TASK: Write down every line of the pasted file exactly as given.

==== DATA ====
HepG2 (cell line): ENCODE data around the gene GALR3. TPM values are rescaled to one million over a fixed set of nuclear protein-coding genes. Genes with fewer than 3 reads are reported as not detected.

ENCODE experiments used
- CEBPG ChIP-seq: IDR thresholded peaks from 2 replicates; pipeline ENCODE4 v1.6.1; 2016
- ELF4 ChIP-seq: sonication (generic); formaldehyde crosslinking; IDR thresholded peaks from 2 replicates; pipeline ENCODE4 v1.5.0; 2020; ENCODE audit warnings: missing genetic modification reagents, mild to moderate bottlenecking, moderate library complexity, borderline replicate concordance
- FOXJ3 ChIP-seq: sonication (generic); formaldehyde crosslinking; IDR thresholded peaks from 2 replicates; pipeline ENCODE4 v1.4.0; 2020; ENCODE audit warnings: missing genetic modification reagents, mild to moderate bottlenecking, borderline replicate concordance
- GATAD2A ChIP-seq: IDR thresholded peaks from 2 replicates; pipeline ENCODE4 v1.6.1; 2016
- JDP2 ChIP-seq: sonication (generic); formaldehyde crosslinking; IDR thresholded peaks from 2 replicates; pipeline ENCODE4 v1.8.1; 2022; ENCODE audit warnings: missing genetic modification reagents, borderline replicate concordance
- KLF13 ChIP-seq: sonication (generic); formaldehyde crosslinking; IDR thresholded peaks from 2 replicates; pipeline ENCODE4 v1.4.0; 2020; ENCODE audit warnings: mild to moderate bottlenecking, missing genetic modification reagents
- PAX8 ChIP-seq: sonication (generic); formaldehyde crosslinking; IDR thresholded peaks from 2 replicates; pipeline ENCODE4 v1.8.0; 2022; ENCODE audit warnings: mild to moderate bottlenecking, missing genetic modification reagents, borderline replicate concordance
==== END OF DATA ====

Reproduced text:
HepG2 (cell line): ENCODE data around the gene GALR3. TPM values are rescaled to one million over a fixed set of nuclear protein-coding genes. Genes with fewer than 3 reads are reported as not detected.

ENCODE experiments used
- CEBPG ChIP-seq: IDR thresholded peaks from 2 replicates; pipeline ENCODE4 v1.6.1; 2016
- ELF4 ChIP-seq: sonication (generic); formaldehyde crosslinking; IDR thresholded peaks from 2 replicates; pipeline ENCODE4 v1.5.0; 2020; ENCODE audit warnings: missing genetic modification reagents, mild to moderate bottlenecking, moderate library complexity, borderline replicate concordance
- FOXJ3 ChIP-seq: sonication (generic); formaldehyde crosslinking; IDR thresholded peaks from 2 replicates; pipeline ENCODE4 v1.4.0; 2020; ENCODE audit warnings: missing genetic modification reagents, mild to moderate bottlenecking, borderline replicate concordance
- GATAD2A ChIP-seq: IDR thresholded peaks from 2 replicates; pipeline ENCODE4 v1.6.1; 2016
- JDP2 ChIP-seq: sonication (generic); formaldehyde crosslinking; IDR thresholded peaks from 2 replicates; pipeline ENCODE4 v1.8.1; 2022; ENCODE audit warnings: missing genetic modification reagents, borderline replicate concordance
- KLF13 ChIP-seq: sonication (generic); formaldehyde crosslinking; IDR thresholded peaks from 2 replicates; pipeline ENCODE4 v1.4.0; 2020; ENCODE audit warnings: mild to moderate bottlenecking, missing genetic modification reagents
- PAX8 ChIP-seq: sonication (generic); formaldehyde crosslinking; IDR thresholded peaks from 2 replicates; pipeline ENCODE4 v1.8.0; 2022; ENCODE audit warnings: mild to moderate bottlenecking, missing genetic modification reagents, borderline replicate concordance